Mark Broadbent
By Mark Broadbent

Mark Broadbent is a freelance journalist specializing in aerospace and technology. He has written for numerous magazines and websites and became the assistant editor of Air International magazine 2014. He has covered a wide variety of topics across the aerospace industry spanning commercial aircraft, airline industry, unmanned, technology and historical subjects. Follow him on Twitter @mjbwriter.

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ePropelled sets sights on eVTOL market

The Massachusetts-based company ePropelled believes the electro-magnetic propulsion technology it is developing is ripe for eVTOL applications.

ePropelled motor
ePropelled believes its patented magnetic gearing technology can find applications in eVTOL aircraft. ePropelled Image

Nabeel Shirazee, ePropelled’s chief technology officer, told eVTOL.com the company regards aerospace as one of two key markets for its products, along with the automotive sector.

ePropelled specializes in developing innovations in magnetic engineering — that’s to say, design engineering that uses magnetic technologies in components — to improve electric motor and generator efficiency.

The company has patented seven different magnetic technology innovations for propulsion motors, starter generators, and power management units.

The company touts its patented magnetic gearing technology as “a combination of motor design and software control that produces a more efficient method of electric propulsion at various torque and speed levels.”

Speaking to eVTOL.com, Shirazee explained: “It gives you a very high starting torque without taking a lot of power from the battery. That conserves battery life, which not only gives you longer range but increases the lifespan of the battery.”

The result is a 25% improvement in efficiency and “a major increase in performance,” ePropelled said.

Shirazee added the technology directly tackles range and power density (specifically, kilowatts per kilogram) challenges faced by eVTOL developers.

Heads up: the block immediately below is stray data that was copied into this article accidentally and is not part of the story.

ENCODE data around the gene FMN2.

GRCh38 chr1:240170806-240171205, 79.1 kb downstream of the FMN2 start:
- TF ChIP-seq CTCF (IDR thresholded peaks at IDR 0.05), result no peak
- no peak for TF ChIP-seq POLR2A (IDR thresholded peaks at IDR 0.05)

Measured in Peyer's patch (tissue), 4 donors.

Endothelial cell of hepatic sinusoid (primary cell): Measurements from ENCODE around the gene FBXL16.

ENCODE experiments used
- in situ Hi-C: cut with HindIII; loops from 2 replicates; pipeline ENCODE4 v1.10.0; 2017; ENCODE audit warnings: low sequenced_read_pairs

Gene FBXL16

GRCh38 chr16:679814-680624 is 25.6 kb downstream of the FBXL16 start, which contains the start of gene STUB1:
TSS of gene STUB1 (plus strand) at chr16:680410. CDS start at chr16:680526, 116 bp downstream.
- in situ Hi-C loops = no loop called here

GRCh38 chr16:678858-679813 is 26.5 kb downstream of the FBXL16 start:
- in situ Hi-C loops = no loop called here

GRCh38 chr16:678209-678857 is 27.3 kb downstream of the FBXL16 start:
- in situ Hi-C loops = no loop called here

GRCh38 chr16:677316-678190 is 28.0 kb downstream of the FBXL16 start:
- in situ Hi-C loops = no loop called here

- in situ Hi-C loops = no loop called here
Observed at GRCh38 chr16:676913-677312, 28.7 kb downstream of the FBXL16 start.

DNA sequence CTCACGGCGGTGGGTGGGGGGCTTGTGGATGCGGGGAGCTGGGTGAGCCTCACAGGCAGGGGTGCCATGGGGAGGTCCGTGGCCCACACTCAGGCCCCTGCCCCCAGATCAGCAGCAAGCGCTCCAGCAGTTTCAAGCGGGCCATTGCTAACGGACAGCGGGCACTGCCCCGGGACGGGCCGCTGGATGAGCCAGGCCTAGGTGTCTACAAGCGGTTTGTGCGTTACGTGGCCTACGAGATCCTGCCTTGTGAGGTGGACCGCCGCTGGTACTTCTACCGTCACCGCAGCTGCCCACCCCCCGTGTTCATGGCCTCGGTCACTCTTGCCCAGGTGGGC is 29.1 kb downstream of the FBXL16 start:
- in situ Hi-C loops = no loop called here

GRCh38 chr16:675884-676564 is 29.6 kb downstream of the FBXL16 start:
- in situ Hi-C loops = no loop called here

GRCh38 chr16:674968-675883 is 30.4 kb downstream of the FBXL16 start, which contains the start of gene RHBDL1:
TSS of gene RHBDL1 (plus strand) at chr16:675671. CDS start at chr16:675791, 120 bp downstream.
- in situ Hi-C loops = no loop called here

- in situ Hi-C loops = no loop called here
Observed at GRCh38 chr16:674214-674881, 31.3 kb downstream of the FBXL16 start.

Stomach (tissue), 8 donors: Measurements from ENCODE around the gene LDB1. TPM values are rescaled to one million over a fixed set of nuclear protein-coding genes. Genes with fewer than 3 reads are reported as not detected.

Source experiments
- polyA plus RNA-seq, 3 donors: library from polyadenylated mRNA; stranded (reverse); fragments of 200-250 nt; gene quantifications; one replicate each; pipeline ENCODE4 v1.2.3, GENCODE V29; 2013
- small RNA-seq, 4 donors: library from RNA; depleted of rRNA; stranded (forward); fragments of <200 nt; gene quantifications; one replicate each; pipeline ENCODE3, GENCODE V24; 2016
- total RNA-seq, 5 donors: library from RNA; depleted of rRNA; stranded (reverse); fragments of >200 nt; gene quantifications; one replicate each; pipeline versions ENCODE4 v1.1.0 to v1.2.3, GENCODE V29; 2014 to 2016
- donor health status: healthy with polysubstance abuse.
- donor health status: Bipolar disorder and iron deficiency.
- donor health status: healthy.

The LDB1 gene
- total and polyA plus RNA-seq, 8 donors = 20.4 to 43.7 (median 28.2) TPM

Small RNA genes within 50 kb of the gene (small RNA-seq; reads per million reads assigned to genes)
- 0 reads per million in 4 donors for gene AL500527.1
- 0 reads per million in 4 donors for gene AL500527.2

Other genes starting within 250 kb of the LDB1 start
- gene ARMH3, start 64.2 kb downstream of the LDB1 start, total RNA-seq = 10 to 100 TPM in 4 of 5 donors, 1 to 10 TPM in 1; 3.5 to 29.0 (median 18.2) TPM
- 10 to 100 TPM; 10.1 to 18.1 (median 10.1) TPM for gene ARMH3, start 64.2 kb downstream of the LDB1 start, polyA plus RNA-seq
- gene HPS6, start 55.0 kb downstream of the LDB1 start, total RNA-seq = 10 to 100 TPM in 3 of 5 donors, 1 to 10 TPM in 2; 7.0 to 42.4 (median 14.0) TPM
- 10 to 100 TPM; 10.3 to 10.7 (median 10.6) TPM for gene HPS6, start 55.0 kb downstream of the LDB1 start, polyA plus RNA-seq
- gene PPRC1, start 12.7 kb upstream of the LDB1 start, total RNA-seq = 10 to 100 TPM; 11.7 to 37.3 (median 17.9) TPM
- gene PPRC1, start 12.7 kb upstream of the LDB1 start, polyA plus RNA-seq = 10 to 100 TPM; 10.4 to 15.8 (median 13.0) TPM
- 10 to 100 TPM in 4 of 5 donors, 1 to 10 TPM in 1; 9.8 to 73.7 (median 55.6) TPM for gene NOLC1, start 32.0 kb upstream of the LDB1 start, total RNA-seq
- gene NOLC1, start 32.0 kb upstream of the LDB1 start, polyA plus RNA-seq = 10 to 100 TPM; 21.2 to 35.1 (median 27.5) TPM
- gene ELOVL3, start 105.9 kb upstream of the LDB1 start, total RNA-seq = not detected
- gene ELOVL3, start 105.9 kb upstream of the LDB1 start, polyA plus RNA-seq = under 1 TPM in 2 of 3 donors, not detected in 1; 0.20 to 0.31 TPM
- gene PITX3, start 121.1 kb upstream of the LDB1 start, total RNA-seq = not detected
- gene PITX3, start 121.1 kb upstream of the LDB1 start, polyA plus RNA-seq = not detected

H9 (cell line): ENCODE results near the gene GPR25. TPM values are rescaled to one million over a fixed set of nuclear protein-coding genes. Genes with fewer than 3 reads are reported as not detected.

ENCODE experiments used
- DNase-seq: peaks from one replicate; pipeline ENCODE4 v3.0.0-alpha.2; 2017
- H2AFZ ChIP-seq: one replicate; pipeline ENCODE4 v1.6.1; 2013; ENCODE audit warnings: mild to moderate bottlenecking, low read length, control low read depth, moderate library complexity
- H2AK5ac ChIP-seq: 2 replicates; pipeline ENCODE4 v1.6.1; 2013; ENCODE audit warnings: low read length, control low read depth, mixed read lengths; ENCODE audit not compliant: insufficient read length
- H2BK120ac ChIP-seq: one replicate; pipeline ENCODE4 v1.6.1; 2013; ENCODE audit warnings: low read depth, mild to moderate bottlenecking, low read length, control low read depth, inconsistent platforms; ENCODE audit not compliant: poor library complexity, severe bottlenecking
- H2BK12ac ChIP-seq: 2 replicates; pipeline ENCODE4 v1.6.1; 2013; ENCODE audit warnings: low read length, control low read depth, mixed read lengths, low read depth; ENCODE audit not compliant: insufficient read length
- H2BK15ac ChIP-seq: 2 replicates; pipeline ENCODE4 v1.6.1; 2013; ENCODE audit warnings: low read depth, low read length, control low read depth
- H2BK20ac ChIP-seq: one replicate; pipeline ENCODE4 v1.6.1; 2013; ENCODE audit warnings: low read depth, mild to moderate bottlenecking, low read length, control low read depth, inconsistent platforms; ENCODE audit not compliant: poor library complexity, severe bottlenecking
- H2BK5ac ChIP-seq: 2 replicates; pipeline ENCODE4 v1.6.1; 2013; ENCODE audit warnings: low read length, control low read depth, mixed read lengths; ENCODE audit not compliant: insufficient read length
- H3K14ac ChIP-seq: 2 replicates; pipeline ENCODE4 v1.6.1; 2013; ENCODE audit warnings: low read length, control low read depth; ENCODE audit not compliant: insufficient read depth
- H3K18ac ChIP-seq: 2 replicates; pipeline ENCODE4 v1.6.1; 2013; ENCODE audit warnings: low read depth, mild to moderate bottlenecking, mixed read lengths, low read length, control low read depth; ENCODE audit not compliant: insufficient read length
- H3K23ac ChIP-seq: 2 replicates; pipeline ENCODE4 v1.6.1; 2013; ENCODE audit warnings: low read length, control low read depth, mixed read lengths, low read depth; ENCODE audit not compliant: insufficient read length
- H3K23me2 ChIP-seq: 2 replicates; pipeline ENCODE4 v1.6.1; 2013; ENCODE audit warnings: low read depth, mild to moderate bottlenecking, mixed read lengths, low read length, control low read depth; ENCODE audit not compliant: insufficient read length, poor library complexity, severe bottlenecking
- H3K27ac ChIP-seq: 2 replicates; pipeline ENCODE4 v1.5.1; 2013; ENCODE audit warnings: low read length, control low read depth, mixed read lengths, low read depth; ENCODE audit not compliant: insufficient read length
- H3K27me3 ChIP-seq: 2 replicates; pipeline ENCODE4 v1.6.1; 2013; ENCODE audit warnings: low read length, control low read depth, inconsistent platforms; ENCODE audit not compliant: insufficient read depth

He said: “There’s a big difference between hydrocarbon fuel and electric battery power delivery. Bringing in this new, innovative method [improves] the efficiency of the motor with increased kilowatts per kilogram. It will give you longer flying range, or you could have a lighter battery.”

Shirazee added that ePropelled is also researching innovations beyond the propulsion motor itself, especially materials used in electric engines.

“There’s so much to be done in the propulsion motor and generator efficiency area. We are pushing the boundaries,” he said.

ePropelled’s founder and CEO, Nick Grewal, a former vice president at Cisco Systems, said: “We are at the intersection of research and ‘everything electric’ and ePropelled is in the right place at the right time.”

Based in Lowell, Massachusetts, ePropelled is planning to open a site in the city’s Boott Mills complex to house its corporate and engineering headquarters to oversee operations in Europe and Asia. The company is also to open an additional location for a full-scale manufacturing center in the greater Lowell area within six to nine months.

Originally formed in Cardiff, Wales, as Electronica, the company has won several grant awards from the Welsh Government and the U.K.’s Technology Strategy Board and Carbon Trust to develop innovative designs.

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